Phew.. there is a lot to say about mutual funds. I want to give you a brief overview, so stay tuned for Part II, where we will go over the advantages and disadvantages of mutual funds, and my favourite types of mutual funds (index funds!). Following this will be some information on Exchange Traded Funds (ETFs) as requested!

Are you going to make a last minute RRSP contribution? Are you planning on investing it in mutual funds?

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9 Comments (+add yours?)

  1. The Dividend Ninja
    Jan 30, 2012 @ 19:49:49

    Nice post Vicky, I agree with everything you have said here. I’m going to include this on my weekly lineup !! 🙂

    The Dividend Ninja


  2. IRT
    Jan 30, 2012 @ 19:54:40

    Can’t wait for your index/EFT postings! Mutual funds have been marketed very well to the point where people think they are the best investment we can make. Of course with the high MER’s, that’s far from the truth. Also most of the time a fund that follows an index like DJ or S&P have out performed most managed funds. So Vicky, would there be any time where you ever recommend managed mutual funds?


    • Vicky Vo
      Jan 30, 2012 @ 20:37:33

      I would only recommend actively managed mutual funds when there is no other alternative. For example, if your employer provides a Group Registered Savings Plan, you are limited to the types of funds you can choose. I would go through the fund choices for them and choose funds that have the lowest MERs and fit into a balanced portfolio that represents a proper asset allocation for their age.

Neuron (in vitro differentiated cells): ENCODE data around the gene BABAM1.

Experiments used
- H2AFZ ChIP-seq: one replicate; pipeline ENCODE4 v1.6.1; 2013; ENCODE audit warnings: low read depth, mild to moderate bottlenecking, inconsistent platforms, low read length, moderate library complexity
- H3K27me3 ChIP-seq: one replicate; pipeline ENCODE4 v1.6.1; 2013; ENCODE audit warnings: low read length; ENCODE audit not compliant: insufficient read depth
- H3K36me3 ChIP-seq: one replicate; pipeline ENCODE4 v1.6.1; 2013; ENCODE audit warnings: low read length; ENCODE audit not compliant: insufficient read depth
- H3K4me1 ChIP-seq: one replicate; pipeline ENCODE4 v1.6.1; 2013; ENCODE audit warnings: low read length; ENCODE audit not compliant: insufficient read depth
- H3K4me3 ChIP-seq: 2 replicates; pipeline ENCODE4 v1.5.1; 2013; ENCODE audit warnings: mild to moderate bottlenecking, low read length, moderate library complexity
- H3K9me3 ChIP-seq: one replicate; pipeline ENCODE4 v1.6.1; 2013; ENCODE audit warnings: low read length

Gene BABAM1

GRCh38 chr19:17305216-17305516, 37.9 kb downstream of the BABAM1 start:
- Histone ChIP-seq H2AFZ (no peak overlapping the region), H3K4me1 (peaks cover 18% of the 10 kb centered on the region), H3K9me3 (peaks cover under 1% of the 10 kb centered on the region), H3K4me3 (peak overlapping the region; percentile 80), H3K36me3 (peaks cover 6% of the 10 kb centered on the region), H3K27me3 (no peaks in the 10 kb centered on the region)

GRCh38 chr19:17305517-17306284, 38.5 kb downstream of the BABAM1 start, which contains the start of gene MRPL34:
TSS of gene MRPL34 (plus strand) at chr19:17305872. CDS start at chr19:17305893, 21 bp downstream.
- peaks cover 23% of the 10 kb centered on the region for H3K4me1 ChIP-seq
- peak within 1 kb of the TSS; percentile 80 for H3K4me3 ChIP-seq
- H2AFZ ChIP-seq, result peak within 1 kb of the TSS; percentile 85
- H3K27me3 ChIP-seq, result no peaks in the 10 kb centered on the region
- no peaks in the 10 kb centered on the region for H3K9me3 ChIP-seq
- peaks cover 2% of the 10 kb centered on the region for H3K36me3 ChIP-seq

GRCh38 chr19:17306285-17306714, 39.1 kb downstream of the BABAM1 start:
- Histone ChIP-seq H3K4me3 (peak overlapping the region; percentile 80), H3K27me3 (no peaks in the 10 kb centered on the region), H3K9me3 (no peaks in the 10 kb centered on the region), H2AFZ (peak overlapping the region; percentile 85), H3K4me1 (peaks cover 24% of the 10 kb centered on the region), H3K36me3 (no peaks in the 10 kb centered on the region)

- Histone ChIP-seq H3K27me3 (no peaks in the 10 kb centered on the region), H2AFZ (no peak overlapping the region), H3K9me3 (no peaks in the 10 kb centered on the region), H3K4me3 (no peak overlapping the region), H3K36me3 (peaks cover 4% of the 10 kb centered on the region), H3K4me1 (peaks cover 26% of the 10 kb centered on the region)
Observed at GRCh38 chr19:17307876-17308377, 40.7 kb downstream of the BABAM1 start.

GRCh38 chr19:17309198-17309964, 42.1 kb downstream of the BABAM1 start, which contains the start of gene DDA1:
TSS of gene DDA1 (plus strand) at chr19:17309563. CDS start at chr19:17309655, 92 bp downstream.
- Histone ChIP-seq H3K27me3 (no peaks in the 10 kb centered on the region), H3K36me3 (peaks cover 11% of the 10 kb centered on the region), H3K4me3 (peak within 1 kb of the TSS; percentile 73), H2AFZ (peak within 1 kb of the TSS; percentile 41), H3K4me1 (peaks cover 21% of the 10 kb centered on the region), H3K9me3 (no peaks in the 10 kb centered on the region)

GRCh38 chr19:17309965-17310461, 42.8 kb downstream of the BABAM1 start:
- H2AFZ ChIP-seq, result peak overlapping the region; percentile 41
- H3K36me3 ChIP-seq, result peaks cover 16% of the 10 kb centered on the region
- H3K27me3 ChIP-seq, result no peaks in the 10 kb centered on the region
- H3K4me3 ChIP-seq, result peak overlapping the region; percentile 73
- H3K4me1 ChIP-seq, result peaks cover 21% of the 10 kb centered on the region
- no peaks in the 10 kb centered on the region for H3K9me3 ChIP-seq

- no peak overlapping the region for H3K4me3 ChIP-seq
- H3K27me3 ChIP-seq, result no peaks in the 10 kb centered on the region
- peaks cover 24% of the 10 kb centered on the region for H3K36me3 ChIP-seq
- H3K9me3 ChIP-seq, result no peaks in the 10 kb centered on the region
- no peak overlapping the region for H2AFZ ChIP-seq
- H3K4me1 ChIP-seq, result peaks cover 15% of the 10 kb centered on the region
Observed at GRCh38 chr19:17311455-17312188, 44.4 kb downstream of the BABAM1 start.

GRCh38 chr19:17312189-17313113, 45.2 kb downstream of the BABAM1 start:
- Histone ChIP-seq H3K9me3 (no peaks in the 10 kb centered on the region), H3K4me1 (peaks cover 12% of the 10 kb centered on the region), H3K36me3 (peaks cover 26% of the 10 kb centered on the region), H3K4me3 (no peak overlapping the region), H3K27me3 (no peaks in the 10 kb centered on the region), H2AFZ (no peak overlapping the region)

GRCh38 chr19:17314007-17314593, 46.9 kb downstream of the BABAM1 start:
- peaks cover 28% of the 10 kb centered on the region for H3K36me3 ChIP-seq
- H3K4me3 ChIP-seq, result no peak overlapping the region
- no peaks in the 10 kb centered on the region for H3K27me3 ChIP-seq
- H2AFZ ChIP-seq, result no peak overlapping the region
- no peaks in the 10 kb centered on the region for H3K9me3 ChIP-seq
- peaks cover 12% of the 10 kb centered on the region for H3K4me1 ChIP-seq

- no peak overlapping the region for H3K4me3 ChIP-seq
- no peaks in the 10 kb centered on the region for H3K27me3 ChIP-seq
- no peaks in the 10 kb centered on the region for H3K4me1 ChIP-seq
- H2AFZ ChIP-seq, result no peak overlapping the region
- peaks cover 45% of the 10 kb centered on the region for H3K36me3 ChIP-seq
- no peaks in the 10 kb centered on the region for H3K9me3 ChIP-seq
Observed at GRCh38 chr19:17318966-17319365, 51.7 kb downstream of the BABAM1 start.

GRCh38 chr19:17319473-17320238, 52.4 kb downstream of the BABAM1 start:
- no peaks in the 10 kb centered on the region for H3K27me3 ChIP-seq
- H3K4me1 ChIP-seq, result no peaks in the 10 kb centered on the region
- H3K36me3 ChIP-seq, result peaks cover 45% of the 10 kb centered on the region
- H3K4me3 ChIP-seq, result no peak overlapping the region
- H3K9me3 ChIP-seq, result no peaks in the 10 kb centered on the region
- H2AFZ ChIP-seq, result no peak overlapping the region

3. My Own Advisor
    Feb 03, 2012 @ 03:14:31

    Good stuff Vicky!

    I’ll do my best to get over to Part II and III soon. I don’t like mutual funds. I prefer ETFs and a large basket of dividend-paying stocks 🙂

    I’ve made RRSP contributions throughout the year, so no last minute running around for me this year.



    • Vicky Vo
      Feb 03, 2012 @ 06:05:52

      And your large basket of dividend-paying stocks is going to give you the advantage in our friendly competition! 🙂 I’m going to have to add to my ETFs to have a chance!

      Thanks again for dropping by; let me know what you think of the rest of the series.


  4. Leigh
    Feb 06, 2012 @ 05:21:29

    I absolutely hate the term “RRSP season”! It implies that this is the only time of year to buy RRSPs and it so isn’t. I wonder what incentives financial institutions offer to try and get people in to them…

    We have until tax filing time to max out our Roth IRAs for the previous calendar year, but I maxed mine out for 2011 last April-ish. This year, I think I’ll end up waiting until the end of the year, or at least until I am more confident in my income projection for the year since I *could* hit the income cap :/ (I know that’s supposed to be a good thing, but I so want to do the contribution NOW!)


    • Vicky Vo
      Feb 06, 2012 @ 21:30:58

      My RRSP contributions usually go in as soon as I receive my notice of assessment from the Canada Revenue Agency (CRA). I definitely don’t like waiting either! Looks like you’re going to have to be patient this year though; yes it’s a VERY GOOD THING that you could hit the cap! 🙂